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Have you ever wanted to draw something in perspective, for instance a building, or some 3D lettering? In this video, Professional ...
artist Jacklyn Laflamme demonstrates how to make anything 3-Dimensional, by using the rules of the backing and the vanishing
Tags:How to Draw a Basic Two-Point Perspective,tvlesson,tvlesson.com,basic two perspective drawing tips,drawing basic two point perspective,jacklyn laflamme,two point perspective drawings
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How to Draw a Basic Two-Point Perspective
On behalf of tvlesson.com, my name is Jacklyn Laflamme and I'm a professional artist. In this clip, I'm going to show you the basic principles for drawing two-point perspective. So we’re going to just draw a line across here which is going to be representative of our horizon line. And we’re going to just do a little mark here and a little mark here. This one here, we’re going to call vanishing point-one and vanishing point-two. So basically, the principle is that when we go to draw our cube, all the lines are going to go to this vanishing point. So here's the example.
We’re going to start drawing a line back here and if you picture the line. It would go back here to the vanishing point. Then we’re going to take another line and draw it back here and then in here. And again, this line would end up going to the vanishing point. And to complete our cube, we’re going to have to put in two more lines. Again, this line here would end up going back to the vanishing point-one and likewise with the backline. So you’ll get the concept.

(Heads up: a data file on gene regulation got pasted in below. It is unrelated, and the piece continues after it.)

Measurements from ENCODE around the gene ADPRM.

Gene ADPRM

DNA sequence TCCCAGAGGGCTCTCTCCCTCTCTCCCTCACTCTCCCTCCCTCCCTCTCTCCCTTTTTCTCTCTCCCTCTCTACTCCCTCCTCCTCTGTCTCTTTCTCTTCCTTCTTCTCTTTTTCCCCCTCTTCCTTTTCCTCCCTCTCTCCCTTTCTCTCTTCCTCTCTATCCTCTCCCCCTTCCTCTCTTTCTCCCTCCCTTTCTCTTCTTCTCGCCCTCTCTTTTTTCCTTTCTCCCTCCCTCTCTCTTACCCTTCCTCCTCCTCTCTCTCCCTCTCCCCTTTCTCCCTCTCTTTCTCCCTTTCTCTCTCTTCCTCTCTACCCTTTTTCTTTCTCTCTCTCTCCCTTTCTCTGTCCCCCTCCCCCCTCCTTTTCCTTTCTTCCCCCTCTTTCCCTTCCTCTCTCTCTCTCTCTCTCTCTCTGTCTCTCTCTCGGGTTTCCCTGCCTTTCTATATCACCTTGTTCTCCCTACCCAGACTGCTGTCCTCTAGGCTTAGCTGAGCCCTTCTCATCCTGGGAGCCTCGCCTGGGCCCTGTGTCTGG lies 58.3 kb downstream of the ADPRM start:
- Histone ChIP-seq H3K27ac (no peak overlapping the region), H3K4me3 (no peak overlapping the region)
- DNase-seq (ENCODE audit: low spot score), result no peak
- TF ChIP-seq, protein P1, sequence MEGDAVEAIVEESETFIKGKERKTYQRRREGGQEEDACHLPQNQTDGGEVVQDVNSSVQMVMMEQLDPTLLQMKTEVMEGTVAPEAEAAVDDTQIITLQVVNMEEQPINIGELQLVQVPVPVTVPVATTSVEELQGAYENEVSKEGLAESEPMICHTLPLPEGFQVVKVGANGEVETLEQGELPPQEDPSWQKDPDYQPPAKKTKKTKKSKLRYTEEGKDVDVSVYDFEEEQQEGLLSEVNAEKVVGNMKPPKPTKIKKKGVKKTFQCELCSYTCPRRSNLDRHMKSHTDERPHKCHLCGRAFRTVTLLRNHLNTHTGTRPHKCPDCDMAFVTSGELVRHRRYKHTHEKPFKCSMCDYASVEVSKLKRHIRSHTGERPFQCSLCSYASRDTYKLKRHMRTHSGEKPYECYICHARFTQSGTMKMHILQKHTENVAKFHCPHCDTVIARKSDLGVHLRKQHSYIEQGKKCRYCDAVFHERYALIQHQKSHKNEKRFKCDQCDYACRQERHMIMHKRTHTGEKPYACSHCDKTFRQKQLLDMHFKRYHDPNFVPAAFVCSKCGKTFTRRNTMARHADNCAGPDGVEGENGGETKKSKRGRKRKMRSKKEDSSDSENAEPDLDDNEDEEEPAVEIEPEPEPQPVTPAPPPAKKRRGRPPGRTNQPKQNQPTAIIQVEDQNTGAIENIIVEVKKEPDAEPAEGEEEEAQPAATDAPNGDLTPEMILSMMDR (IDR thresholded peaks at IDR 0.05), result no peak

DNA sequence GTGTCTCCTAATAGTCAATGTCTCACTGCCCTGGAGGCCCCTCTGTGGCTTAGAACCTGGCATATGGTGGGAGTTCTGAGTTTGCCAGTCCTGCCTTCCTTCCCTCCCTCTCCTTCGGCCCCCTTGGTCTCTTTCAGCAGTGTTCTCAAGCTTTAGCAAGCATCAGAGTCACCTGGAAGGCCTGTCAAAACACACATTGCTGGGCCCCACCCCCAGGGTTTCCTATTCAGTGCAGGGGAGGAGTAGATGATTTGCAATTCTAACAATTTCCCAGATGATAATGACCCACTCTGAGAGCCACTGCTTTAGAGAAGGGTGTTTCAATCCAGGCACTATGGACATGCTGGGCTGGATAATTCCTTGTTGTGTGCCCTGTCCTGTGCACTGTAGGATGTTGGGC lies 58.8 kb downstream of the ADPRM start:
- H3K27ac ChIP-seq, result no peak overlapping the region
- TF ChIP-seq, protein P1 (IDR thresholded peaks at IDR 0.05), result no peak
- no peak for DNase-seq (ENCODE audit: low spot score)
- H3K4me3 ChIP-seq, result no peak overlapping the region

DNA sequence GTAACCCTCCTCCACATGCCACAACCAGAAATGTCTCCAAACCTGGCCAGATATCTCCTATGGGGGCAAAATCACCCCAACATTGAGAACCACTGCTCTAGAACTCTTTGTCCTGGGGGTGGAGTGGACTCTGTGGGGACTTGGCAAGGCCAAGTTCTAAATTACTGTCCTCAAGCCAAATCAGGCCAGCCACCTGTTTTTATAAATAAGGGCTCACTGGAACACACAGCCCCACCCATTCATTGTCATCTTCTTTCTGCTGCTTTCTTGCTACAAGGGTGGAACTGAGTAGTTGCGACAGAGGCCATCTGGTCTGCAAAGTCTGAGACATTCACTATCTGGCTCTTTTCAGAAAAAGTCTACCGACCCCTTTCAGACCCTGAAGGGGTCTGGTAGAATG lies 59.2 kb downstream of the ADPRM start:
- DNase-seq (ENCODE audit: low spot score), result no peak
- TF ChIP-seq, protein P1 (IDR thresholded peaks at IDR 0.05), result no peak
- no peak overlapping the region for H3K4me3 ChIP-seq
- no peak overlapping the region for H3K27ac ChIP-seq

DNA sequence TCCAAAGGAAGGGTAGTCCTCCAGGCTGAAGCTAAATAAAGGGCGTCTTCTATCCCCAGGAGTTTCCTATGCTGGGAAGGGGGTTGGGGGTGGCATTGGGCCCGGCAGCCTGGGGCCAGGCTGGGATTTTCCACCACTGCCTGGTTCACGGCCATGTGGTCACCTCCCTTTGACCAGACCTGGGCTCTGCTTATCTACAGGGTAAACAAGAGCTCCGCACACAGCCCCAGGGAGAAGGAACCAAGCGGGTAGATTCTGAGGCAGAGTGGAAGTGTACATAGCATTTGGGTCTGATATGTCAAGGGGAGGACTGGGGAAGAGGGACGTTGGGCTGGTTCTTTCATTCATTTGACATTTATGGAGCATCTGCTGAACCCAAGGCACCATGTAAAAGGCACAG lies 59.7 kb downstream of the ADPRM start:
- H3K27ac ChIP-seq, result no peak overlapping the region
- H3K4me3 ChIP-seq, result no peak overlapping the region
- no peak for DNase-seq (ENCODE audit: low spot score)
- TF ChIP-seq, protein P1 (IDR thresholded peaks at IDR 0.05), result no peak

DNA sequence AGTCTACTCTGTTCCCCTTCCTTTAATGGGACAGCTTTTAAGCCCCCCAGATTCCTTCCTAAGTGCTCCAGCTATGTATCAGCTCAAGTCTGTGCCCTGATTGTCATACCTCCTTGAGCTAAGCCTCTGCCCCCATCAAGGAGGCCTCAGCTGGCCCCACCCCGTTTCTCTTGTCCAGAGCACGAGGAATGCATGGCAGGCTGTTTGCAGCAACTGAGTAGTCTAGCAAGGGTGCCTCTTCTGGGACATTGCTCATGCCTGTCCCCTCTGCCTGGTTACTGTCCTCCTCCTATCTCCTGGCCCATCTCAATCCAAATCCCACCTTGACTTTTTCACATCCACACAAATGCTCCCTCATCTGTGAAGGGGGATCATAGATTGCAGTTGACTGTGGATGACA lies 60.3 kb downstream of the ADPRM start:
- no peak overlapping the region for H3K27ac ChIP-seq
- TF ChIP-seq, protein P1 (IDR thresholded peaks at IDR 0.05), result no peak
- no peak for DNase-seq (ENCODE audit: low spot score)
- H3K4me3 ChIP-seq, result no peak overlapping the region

Now when drawing our cube, we’re going to bring one more line down here. Bring this line down to this point and another line down here and again, the same concept. With this line going back to the vanishing point and again, the line on this side heading back to vanishing point-two. I'm going to bring these lines down here and now you can see the beginnings of our cube.
So now if we want to do a cut out in the cube just to further demonstrate the point, we can do two more lines. Again, both these lines matching up with vanishing point-one and we’ll connect this line here and bring it down. Then we have our last line here to show the cut out in the cube and again always going back to the vanishing point. So that’s how you get your basic perspective because eventhough you would think that it should be the exact same size going all the way across. We’re always looking off into the distance to the vanishing points. And that’s how you do a basic two-point perspective.